(a)   Go away, will you?                                                        

       You will go away                                                          Yes / No

(b)   Pigs might fly

       I’m a Dutchman                                                           Yes / No

(c)   I am an idiot?

       Am I an idiot?                                                           Yes / No


We shall have a lot to say in later units about utterances, sentences and propositions, since these concepts are at the bottom of all talk about meaning. We shall see that we have to be very careful, when talking about meaning, to make it  clear whether we are dealing with utterances or sentences. To this end we shall try summarizing the relationship between these notions.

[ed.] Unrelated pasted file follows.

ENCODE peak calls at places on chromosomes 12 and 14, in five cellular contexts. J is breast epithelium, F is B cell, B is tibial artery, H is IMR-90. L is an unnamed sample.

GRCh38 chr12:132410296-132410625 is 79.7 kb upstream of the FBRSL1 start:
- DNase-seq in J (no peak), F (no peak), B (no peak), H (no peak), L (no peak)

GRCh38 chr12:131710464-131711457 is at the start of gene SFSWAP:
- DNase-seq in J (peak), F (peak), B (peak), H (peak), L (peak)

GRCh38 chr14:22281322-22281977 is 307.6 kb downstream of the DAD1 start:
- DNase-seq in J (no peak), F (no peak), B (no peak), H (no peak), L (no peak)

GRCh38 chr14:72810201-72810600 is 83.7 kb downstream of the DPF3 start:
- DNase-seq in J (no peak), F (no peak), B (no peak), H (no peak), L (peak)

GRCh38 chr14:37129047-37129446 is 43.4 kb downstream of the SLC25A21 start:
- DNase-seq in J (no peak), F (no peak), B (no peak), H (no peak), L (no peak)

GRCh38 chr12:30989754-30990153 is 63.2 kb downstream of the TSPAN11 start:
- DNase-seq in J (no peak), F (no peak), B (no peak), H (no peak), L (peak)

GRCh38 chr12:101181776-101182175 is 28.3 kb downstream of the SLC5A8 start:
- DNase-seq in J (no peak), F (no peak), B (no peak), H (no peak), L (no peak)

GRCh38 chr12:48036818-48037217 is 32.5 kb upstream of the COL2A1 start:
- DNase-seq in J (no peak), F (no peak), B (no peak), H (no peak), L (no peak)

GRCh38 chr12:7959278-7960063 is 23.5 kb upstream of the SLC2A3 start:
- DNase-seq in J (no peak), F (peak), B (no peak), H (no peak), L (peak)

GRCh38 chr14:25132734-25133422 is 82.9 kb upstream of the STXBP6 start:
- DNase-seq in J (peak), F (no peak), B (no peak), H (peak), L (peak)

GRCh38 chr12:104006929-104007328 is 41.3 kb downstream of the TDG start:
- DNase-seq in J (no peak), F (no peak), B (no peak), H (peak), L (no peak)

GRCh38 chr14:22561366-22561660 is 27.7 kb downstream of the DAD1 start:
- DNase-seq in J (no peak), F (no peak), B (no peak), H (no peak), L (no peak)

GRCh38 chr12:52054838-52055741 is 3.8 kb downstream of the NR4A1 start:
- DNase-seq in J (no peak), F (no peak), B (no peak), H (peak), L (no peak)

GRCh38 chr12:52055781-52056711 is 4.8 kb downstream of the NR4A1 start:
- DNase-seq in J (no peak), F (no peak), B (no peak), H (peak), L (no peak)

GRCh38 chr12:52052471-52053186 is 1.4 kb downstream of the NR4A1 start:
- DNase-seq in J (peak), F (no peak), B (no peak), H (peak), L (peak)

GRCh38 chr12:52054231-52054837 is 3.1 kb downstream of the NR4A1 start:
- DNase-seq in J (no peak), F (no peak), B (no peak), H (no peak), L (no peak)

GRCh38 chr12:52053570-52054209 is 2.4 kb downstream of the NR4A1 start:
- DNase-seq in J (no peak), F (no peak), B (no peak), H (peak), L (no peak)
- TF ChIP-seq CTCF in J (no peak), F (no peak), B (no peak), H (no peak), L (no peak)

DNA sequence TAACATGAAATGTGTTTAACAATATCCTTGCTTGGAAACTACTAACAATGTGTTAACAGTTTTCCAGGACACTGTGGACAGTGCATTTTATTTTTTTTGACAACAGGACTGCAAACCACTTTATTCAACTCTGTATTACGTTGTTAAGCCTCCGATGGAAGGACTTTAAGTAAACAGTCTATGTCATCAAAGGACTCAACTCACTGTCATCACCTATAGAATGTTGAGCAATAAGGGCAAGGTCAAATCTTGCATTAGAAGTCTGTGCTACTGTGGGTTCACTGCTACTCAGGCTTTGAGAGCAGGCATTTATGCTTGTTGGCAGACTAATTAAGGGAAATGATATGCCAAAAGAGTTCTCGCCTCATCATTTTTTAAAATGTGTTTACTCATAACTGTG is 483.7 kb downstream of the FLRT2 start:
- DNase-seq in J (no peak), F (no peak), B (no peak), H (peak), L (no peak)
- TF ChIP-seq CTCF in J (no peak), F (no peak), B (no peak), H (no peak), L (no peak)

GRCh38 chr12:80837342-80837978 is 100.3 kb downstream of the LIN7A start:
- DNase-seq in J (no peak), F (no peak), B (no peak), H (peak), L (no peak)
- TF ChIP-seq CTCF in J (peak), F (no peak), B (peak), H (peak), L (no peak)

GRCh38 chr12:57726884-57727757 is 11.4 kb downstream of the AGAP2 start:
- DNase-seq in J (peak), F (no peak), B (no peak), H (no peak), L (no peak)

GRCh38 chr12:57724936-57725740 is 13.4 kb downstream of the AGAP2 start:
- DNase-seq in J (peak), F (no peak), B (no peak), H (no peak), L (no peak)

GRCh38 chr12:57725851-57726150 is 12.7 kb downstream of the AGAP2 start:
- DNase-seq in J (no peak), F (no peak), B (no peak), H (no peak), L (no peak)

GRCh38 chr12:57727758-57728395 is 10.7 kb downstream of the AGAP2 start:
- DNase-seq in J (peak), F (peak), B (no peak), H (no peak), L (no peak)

We shall use the terms ‘proposition’, ‘sentence’, and ‘utterance’ in such a way that anything that can be said of propositions can also be said of utterances, but not necessarily vice versa, and anything that can be said of sentences can also be said of utterances, but not necessarily vice versa. We have already seen an example of this when we said it was sensible to talk of a sentence being in a particular language, although one cannot talk of a proposition being in a particular language.


Practice :        

(1)   Fill in the chart below with ‘+’ or ‘—‘ as appropriate. Thus, for example, if it makes sense to think of a proposition being in a particular regional accent, put a ‘+’ in the appropriate box; if not put a ‘—‘.






Can be loud or quiet




Can be grammatical or not




Can be true or false




In a particular regional accent




In a particular language






(2)   Can the same proposition be expressed by different